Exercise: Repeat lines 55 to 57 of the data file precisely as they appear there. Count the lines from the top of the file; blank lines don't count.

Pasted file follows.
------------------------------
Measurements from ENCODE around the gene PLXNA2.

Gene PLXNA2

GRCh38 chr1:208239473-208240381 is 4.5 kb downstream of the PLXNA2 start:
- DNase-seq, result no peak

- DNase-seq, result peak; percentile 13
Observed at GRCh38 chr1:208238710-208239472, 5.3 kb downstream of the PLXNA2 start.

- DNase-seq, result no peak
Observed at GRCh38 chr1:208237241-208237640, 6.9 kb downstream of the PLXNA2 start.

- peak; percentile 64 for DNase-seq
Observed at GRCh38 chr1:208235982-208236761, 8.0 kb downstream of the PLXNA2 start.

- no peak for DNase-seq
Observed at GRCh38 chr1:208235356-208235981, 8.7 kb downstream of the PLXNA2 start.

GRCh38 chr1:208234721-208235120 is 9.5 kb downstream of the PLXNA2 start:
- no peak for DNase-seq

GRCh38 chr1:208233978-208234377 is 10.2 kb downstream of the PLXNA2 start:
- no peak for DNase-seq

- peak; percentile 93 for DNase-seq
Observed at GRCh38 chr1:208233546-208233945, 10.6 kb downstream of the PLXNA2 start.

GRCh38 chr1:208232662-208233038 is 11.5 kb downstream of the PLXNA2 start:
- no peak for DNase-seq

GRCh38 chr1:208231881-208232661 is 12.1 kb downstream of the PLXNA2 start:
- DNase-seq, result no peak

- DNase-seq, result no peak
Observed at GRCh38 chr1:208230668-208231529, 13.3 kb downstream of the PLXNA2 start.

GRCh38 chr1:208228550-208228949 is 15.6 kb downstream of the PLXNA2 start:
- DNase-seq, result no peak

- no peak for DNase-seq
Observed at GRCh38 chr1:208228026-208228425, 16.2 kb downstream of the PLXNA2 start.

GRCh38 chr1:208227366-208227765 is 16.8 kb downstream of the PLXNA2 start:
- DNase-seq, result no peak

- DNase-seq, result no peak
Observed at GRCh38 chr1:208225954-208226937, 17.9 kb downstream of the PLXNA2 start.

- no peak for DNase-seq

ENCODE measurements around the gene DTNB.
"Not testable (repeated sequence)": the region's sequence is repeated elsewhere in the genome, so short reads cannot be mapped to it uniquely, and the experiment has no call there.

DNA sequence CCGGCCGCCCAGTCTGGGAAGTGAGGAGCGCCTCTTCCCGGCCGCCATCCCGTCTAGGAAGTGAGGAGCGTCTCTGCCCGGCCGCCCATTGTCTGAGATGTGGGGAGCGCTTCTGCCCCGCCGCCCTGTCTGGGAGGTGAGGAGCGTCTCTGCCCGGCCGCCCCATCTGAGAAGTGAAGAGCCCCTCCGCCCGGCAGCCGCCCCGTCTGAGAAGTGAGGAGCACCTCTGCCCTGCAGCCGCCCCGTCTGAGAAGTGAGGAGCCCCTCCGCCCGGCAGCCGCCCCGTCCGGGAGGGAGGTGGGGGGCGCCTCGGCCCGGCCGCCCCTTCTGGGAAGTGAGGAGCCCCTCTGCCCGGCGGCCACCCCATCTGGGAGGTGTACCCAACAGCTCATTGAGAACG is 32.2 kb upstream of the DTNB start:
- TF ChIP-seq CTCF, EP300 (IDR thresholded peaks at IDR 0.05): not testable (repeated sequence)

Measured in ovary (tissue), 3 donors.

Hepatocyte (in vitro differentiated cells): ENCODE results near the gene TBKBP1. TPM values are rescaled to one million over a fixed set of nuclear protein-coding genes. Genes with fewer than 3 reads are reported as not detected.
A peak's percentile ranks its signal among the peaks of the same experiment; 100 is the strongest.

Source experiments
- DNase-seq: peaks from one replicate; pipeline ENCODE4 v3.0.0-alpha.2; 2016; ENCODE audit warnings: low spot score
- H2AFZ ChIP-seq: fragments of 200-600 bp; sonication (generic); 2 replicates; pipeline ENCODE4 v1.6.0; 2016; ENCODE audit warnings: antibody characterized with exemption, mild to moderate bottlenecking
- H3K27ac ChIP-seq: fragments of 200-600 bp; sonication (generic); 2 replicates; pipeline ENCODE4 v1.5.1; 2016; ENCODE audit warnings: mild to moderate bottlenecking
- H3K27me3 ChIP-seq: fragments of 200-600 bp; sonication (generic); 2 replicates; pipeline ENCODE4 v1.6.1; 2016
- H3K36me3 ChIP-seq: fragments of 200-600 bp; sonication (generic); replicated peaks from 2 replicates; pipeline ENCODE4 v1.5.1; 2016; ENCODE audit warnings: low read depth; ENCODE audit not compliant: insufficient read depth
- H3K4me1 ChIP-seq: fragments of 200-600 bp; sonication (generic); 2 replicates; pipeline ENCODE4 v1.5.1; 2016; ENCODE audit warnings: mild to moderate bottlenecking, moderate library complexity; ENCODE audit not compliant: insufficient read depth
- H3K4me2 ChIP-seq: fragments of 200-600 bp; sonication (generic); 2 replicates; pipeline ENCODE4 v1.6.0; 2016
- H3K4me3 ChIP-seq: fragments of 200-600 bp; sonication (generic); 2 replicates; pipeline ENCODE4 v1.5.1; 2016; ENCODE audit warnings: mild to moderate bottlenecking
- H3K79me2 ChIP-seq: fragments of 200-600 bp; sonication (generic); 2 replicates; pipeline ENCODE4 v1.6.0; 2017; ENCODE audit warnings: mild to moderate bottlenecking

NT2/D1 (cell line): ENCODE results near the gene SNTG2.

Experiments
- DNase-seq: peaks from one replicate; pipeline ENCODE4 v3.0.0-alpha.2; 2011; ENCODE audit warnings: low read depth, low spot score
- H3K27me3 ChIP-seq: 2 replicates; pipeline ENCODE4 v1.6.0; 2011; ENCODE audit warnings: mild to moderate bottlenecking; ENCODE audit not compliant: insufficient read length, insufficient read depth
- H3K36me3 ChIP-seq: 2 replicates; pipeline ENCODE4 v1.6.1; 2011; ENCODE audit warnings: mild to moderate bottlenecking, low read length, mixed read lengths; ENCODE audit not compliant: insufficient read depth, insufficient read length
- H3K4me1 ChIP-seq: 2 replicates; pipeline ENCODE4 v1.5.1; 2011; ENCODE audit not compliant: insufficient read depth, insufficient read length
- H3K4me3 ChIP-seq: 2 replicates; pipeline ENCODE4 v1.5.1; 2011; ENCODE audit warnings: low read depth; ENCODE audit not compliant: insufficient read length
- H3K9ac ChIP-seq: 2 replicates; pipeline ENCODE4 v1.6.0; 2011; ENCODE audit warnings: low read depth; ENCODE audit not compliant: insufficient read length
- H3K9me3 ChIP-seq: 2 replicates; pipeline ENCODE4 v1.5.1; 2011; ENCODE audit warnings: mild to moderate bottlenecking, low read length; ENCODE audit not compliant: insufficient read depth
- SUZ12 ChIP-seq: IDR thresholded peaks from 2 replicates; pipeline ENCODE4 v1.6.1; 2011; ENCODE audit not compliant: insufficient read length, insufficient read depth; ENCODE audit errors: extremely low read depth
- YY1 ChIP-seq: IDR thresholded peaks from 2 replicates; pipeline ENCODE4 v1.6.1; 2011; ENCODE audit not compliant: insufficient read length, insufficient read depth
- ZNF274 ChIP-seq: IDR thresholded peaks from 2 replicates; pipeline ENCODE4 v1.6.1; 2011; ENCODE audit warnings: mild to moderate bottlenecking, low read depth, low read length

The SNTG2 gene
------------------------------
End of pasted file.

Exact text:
- H3K36me3 ChIP-seq: 2 replicates; pipeline ENCODE4 v1.6.1; 2011; ENCODE audit warnings: mild to moderate bottlenecking, low read length, mixed read lengths; ENCODE audit not compliant: insufficient read depth, insufficient read length
- H3K4me1 ChIP-seq: 2 replicates; pipeline ENCODE4 v1.5.1; 2011; ENCODE audit not compliant: insufficient read depth, insufficient read length
- H3K4me3 ChIP-seq: 2 replicates; pipeline ENCODE4 v1.5.1; 2011; ENCODE audit warnings: low read depth; ENCODE audit not compliant: insufficient read length